Hopefully between these two blog posts you now you have all of the information you need to create your own automation scripts using Powershell and the Platform API and the RAN API.

Introduction

As a NAS Specialist at EMC, I frequently get customer requests for scripts to automate tasks on Isilon.  To that end, over the past year or so, I've developed several Powershell scripts to automate tasks on Isilon clusters using SSH and "isi" CLI commands. With the introduction of the new RESTful platform API (PAPI) there is now a much easier and more elegant way to automate and manage  Isilon clusters using Powershell. This first blog post on the topic will show you the basics on how to connect to a cluster using Powershell and the PAPI and I'll create additional posts to demonstrate more complex examples (ex. creating quotas).

Before we dig into Powershell specifics, I highly recommend you download and read the latest PAPI reference guide on support.emc.com (7.0.2 can be found here).

Because the PAPI provides access to the cluster via REST we can manipulate resources using HTTP methods like GET, POST, PUT, and DELETE.  The representations of objects and collections are exchanged as JSON formatted documents (more on that later).

To use the PAPI you will of course need to enable HTTP on the cluster (Protocols-->HTTP Settings-->Enable HTTP)

2013-09-25_13-21-35.png

Powershell v3

Because we will be working with REST and JSON, it's best if you use Powershell v3 because it has built-in methods (ex. "Invoke-RestMethod) that simplify RESTful access.   You can check your current Powershell version by looking at the $PSVersionTable value:

psversion.jpg

If you don't have version 3 you will first need to make sure you have the .NET Framework version 4 found here.

You can then download and install the appropriate v3 management framework here.


Connecting to the cluster

Take a look at the attached script and you'll see that the script accepts parameters for an Isilon IP address or hostname, a username and password:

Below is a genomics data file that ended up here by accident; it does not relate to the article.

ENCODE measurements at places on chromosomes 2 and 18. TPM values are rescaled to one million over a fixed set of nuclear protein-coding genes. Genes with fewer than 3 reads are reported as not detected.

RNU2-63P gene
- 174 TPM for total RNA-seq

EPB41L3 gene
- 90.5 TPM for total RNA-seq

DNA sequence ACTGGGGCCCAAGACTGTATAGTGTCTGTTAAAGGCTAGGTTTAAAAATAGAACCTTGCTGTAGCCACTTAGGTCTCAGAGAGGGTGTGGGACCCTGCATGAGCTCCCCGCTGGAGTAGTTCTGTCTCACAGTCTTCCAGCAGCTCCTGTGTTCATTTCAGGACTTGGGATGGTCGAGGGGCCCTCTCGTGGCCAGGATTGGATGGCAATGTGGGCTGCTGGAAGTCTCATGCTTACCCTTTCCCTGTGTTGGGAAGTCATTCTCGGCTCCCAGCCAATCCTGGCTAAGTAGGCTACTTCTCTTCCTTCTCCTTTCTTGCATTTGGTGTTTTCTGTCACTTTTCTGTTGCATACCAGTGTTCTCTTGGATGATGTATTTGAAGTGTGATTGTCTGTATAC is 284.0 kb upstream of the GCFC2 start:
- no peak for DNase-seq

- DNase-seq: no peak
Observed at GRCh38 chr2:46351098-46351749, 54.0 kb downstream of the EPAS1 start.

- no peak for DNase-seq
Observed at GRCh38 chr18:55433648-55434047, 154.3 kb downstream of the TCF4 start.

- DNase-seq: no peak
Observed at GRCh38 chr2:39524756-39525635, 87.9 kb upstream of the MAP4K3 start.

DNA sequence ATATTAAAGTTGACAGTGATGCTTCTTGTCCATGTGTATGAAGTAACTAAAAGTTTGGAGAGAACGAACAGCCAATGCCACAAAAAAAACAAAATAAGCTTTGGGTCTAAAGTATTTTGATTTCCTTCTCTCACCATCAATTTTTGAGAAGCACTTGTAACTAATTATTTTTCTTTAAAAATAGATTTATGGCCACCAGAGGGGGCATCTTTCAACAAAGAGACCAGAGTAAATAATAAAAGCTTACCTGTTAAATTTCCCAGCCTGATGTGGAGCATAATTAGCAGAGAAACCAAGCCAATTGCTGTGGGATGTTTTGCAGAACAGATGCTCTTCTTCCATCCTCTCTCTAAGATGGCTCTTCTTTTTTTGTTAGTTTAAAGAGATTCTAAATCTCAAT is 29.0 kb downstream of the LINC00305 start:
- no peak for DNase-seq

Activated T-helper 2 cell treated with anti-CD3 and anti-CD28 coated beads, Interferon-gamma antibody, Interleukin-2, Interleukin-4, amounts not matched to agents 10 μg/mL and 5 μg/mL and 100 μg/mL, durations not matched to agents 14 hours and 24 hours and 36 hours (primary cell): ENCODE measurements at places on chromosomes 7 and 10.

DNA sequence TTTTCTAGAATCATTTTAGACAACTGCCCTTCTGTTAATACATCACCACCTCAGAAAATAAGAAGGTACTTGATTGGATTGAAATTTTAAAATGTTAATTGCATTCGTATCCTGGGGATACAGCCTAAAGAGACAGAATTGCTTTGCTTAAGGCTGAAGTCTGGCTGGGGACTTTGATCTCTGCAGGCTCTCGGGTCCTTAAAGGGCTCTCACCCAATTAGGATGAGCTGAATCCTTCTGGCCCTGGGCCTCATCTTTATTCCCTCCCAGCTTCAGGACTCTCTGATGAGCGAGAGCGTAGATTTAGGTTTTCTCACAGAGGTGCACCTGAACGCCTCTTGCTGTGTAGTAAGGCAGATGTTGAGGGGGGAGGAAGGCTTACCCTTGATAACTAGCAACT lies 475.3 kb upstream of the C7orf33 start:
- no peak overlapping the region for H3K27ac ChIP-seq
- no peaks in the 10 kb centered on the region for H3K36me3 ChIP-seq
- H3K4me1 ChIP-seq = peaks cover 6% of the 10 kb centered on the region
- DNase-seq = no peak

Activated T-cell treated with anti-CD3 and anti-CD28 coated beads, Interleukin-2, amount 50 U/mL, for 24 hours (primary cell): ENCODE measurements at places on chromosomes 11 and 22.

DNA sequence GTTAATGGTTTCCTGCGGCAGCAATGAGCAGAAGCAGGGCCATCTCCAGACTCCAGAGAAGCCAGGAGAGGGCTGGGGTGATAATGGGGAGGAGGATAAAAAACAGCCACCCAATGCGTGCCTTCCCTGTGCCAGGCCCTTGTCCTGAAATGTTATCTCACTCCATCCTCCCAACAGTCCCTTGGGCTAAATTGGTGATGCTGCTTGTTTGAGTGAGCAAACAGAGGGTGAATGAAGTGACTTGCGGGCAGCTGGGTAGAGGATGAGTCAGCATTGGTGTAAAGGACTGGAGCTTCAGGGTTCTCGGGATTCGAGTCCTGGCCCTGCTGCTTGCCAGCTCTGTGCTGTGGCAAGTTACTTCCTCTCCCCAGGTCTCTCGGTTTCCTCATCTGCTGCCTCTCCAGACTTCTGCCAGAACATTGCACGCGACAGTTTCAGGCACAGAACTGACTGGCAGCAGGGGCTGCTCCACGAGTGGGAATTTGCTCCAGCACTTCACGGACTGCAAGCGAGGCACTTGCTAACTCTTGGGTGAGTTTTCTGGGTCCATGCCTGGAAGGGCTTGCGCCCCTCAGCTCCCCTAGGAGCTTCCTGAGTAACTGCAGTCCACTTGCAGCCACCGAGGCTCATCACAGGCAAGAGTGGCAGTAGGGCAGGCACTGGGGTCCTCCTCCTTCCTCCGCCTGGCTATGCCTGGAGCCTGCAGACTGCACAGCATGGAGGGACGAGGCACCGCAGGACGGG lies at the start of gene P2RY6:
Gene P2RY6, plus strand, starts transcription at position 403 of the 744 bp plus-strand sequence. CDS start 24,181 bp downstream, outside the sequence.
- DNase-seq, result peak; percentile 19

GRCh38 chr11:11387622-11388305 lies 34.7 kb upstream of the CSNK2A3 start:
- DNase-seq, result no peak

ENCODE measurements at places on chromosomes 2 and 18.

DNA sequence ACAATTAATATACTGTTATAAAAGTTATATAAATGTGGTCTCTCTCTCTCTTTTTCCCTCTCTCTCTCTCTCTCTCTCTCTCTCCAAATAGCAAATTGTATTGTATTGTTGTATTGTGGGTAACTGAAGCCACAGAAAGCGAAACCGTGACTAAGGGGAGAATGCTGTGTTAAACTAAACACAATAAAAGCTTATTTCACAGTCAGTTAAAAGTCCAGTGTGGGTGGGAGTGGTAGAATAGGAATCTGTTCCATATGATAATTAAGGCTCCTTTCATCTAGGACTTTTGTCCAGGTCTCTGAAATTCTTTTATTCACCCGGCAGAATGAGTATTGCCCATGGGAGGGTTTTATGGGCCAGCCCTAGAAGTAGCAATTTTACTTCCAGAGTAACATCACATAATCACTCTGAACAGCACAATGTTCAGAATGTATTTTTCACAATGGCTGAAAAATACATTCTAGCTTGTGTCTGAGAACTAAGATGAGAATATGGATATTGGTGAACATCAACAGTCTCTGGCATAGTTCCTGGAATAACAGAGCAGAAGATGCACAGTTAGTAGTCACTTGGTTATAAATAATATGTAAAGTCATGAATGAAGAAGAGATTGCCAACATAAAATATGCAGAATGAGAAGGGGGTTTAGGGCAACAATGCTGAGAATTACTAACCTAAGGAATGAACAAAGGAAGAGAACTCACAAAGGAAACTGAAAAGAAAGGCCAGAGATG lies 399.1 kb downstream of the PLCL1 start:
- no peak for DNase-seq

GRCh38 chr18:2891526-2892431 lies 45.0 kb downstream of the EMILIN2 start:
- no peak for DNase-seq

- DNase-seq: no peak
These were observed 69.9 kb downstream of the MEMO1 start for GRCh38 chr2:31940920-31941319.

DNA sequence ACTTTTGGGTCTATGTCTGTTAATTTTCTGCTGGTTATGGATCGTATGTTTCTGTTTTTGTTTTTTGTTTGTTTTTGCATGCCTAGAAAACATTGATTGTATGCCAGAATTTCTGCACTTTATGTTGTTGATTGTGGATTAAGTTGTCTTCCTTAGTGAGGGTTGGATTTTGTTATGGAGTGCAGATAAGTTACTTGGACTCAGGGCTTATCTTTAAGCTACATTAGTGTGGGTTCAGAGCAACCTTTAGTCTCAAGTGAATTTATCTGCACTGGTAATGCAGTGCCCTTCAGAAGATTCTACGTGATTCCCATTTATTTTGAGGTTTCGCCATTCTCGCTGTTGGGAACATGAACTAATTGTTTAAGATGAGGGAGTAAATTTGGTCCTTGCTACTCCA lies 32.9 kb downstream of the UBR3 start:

# Accept input parameters

Param([String]$isilonip,[String]$username,[String]$password)

 

To access the resources on the cluster we will use the "Invoke-RestMethod" with the appropriate parameters.  This method takes several parameters such as a URI string, a body (used for a POST), headers, etc.  The following code will build the header information we need and the base URL for access.

# Encode basic authorization header and create baseurl

$EncodedAuthorization = [System.Text.Encoding]::UTF8.GetBytes($username + ':' + $password)

$EncodedPassword = [System.Convert]::ToBase64String($EncodedAuthorization)

$headers = @{"Authorization"="Basic $($EncodedPassword)"

$baseurl = 'https://' + $isilonip +":8080"


Now we need to decide which resource we want to access (quota in this example) and add it to the base URL to create the final URI that we'll pass to  "Invoke-RestMethod".  If you take a look at the PAPI documentation you'll see that a collection of resources are accessed in the following format "/platform/1/<namespace>/<collection-name>".  So if for example, we want to get the collection of objects representing all of the quotas defined on the cluster we need to get "/platform/1/quota/quotas".

$resourceurl = "/platform/1/quota/quotas"

$uri = $baseurl + $resourceurl

 

All that's left now is to  call Invoke-RestMethod and then access to the returned object that contains the quota collection:

$ISIObject = Invoke-RestMethod -Uri $url -Headers $headers -Method Get

$ISIObject.quotas

 

So, let's run the script to see what we get (the output of course will be much more interesting if you have at least one quota defined):

script input.png

quotaoutput.png

Voila, we see a list of all of the quotas (and their properties) defined on the cluster!

Notice that I didn't do anything to format the output I got back from the Invoke-RestMethod?  That's the beauty of using this method in PSv3, it automatically converts the JSON output into objects.

 

That's all for this post, in the next post I'll cover the slightly more complicated process of creating a resource object (I'll create a quota as an example).